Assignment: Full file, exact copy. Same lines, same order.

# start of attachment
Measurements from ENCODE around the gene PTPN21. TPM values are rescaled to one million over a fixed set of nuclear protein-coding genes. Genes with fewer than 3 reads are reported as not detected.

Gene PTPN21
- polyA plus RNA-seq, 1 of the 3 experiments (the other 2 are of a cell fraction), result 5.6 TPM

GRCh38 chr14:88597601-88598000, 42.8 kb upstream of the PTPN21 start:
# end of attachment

Measurements from ENCODE around the gene PTPN21. TPM values are rescaled to one million over a fixed set of nuclear protein-coding genes. Genes with fewer than 3 reads are reported as not detected.

Gene PTPN21
- polyA plus RNA-seq, 1 of the 3 experiments (the other 2 are of a cell fraction), result 5.6 TPM

GRCh38 chr14:88597601-88598000, 42.8 kb upstream of the PTPN21 start: